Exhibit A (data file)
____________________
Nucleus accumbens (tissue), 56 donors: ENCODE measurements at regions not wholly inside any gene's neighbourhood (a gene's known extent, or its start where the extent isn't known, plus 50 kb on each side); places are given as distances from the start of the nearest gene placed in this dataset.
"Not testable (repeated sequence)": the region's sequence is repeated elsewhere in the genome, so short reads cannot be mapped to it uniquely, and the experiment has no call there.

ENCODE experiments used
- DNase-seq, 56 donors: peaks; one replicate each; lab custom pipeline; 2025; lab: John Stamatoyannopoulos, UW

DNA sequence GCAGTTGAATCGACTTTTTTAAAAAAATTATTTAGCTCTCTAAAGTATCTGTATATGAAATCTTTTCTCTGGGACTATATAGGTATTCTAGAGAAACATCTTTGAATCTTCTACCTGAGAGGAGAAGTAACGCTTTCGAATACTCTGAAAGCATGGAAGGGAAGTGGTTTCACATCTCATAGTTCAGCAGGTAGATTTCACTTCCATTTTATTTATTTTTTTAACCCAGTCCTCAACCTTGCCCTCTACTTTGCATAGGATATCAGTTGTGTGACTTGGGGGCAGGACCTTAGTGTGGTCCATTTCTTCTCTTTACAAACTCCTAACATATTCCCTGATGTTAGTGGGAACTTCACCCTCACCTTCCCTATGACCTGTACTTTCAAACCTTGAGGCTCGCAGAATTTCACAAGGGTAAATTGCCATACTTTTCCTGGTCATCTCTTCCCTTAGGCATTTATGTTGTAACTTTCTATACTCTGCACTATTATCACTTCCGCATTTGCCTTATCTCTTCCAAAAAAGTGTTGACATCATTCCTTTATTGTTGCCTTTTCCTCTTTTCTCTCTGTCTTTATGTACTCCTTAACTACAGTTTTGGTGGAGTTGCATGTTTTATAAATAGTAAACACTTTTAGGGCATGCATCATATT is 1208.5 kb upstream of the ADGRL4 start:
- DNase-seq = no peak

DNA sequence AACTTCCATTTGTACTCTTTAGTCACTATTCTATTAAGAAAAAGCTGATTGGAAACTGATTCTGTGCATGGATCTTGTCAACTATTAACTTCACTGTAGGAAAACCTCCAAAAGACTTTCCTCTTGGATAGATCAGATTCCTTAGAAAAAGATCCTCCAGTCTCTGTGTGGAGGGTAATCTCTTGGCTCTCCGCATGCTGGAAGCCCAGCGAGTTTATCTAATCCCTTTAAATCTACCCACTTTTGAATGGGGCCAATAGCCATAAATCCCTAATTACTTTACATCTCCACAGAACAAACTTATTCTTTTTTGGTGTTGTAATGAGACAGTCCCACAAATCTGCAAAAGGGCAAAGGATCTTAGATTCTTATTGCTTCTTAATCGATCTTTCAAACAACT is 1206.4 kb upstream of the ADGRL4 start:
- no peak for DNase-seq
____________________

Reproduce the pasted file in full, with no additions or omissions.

Nucleus accumbens (tissue), 56 donors: ENCODE measurements at regions not wholly inside any gene's neighbourhood (a gene's known extent, or its start where the extent isn't known, plus 50 kb on each side); places are given as distances from the start of the nearest gene placed in this dataset.
"Not testable (repeated sequence)": the region's sequence is repeated elsewhere in the genome, so short reads cannot be mapped to it uniquely, and the experiment has no call there.

ENCODE experiments used
- DNase-seq, 56 donors: peaks; one replicate each; lab custom pipeline; 2025; lab: John Stamatoyannopoulos, UW

DNA sequence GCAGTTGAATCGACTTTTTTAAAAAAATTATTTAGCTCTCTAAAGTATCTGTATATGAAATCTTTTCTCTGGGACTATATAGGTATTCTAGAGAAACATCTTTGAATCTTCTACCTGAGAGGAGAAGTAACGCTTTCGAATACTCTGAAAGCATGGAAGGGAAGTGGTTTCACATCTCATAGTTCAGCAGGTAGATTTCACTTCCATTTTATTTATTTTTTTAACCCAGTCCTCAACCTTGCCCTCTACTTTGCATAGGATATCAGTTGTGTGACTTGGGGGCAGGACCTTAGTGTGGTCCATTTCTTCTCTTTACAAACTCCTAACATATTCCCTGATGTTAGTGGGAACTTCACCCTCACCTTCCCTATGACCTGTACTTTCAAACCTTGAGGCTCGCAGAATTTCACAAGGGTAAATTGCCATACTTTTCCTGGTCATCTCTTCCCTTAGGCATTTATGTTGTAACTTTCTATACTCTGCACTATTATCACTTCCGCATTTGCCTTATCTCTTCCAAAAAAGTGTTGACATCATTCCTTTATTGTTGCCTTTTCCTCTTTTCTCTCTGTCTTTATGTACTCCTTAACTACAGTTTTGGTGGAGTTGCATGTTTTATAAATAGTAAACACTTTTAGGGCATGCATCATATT is 1208.5 kb upstream of the ADGRL4 start:
- DNase-seq = no peak

DNA sequence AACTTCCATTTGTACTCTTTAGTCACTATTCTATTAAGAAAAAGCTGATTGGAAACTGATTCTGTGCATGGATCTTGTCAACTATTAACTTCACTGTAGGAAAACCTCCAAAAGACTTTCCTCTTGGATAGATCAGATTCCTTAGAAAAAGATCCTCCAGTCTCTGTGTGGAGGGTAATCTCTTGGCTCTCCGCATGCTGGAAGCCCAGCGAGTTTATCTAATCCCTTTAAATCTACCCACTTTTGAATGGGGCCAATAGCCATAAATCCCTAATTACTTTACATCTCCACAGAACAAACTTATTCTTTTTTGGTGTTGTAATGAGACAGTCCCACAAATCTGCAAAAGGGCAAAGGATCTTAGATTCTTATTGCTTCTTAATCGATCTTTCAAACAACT is 1206.4 kb upstream of the ADGRL4 start:
- no peak for DNase-seq